But intelligence about WMDs is not the only things to have been manipulated by the US government: the procedure for awarding reconstruction contracts has also been tampered with in order to favour “Bush’s cronies”. Instead of holding an open competition, as US and World Trade Organisation rules require, the US Agency for International Development (USAID), which was given the task of awarding the initial contracts, invited only six well-connected American companies to a secret bid. So far Bechtel, an American construction group, has been the main beneficiary, winning the hotly-contested $680 million-contract to rebuild Iraq’s vital infrastructure. Kellog Brown & Root, subsidiary of the well-connected Halliburton Co., has been granted a non-bid emergency contract to extinguish Iraqi oil-fires, which has since been found to be far more lucrative than it had been allowed to appear at the time. On May 7 it became clear that the contract was not confined to extinguishing oil-fires but also covered the “operation of facilities and distribution of products”, and might be worth as much as $7 billion. Vice-president Dick Cheney served as Halliburton chief executive from 1995 to 2000.

Cheney’s links with Halliburton must be embarrassing for Bush, yet he was clearly not fazed: Cheney announced on May 8 that Bush has asked him to be his running-mate in the presidential elections of 2004. And the issue of concealment of the extent of the contract and Halliburton’s ability to secure it without any bidding, was left to Jennifer Millerwise, a spokeswoman for Cheney, who said simply that “he has nothing at all to do with awarding the contracts, the bidding process or the current work orders.”

Bechtel, the winner of the main contract, is also closely linked to senior US government officials. Donald Rumsfeld, the defence secretary, was as long ago as 1983 in Baghdad to discuss with president Saddam Hussein a bid by Bechtel to build an oil-pipeline from Iraq to Jordan. He was a special envoy to the Middle East at the time, but Saddam was not tempted. Riley Bechtel, chairman and chief executive of Bechtel, was chosen by Bush on February 25 to join his Export Council, the trade advisory body. And Andrew Natsios, Bush’s appointee to run USAID, the agency that awarded the contract, was in charge of the road authority overseeing the “Big Dig”, one of Bechtel’s most important projects, in 2000 and 2001.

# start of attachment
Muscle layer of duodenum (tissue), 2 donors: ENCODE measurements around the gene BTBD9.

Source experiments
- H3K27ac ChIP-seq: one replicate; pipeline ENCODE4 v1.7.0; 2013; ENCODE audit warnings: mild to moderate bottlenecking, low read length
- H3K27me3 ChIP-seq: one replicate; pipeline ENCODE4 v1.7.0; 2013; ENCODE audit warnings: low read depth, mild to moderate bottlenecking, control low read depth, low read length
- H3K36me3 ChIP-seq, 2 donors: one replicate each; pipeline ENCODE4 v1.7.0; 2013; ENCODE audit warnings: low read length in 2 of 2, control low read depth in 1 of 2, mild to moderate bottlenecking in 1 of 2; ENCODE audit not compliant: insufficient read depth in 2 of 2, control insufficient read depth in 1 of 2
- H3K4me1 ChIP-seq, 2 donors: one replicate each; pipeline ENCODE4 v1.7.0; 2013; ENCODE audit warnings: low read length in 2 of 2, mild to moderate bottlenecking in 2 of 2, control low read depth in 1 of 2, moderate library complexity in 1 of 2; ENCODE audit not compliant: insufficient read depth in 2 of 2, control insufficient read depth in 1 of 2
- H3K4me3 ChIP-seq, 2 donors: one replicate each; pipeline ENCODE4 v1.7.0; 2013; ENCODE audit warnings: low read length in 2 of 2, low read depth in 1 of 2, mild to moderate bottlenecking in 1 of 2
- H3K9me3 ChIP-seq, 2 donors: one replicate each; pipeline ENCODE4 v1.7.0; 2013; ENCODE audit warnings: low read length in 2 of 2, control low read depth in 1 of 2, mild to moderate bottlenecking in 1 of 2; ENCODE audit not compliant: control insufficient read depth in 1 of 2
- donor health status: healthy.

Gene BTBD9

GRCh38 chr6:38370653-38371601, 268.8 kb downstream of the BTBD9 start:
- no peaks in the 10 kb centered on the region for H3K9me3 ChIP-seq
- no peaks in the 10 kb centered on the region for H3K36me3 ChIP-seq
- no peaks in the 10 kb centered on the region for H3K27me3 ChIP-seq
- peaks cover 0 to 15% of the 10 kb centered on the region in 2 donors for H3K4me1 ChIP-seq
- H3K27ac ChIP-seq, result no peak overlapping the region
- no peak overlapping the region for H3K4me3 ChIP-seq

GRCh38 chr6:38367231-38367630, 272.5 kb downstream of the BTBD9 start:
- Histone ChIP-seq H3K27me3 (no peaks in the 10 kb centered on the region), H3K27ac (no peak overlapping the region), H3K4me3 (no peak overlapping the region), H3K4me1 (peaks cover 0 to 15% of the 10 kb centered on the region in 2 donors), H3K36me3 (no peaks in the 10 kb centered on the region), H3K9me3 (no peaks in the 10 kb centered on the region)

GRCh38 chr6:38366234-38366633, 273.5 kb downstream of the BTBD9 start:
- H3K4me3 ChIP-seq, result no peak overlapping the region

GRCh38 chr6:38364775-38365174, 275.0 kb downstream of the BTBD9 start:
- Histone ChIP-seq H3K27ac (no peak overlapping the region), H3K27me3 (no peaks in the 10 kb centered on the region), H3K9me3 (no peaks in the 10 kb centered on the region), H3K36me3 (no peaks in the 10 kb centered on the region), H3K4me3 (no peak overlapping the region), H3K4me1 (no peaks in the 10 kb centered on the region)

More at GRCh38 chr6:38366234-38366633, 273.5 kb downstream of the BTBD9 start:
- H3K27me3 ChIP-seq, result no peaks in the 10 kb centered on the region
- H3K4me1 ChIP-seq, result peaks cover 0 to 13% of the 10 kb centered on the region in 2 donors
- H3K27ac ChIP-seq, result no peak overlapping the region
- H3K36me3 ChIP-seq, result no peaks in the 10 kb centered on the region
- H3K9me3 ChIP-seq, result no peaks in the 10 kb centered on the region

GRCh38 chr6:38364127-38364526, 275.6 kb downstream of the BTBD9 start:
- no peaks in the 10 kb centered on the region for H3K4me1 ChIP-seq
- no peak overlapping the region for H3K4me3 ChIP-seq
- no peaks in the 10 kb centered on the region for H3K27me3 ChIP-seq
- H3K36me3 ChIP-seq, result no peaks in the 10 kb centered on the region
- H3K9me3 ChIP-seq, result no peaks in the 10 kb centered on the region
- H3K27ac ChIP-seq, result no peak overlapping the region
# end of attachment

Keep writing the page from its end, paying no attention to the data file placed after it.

It is not surprising that American companies without links in the US government, and European companies that have been excluded from the bidding, have all protested vigorously. Their protests have led to the US chamber of commerce writing to president Bush, urging him not to compromise his commitment to “open government procurement” when awarding contracts in post-war Iraq. Thomas Donahue, the chamber’s president and chief executive, said in a letter dated April 22: “Open competition government procurement rules apply to the governments of those countries that comprised the ‘coalition of the willing’, as well as those who did not join the coalition.” He added: “we respectfully request that you continue to apply these principles of non-discrimination as you lead us forward in the quest to rebuild and remake Iraq into a free and prosperous nation.” Donahue also pointed out that the German, French and Russian companies that conservative US law-makers were trying to exclude from the entire process of construction “often have American subsidiaries with hundreds of thousands of American employees”, adding that “even if they don’t, we are obligated under the WTO’s government procurement code” to allow them to compete for contracts.

But, judging from the lying and maneuvering that the US government has engaged in over the Iraqi WMDs, and from the corrupt manner in which it has awarded construction contracts to its cronies, Donahue’s letter to Bush is clearly wasted, as the president does not really intend to “rebuild and remake Iraq into a free and prosperous nation”. As the resolution submitted to the UN by the US and Britain shows, Bush wants exclusive authority to control Iraq’s wealth. Experience tells us what to expect will happen to wealth and resources that are controlled by Bush and co., even when those are America’s own, never mind any one else’s.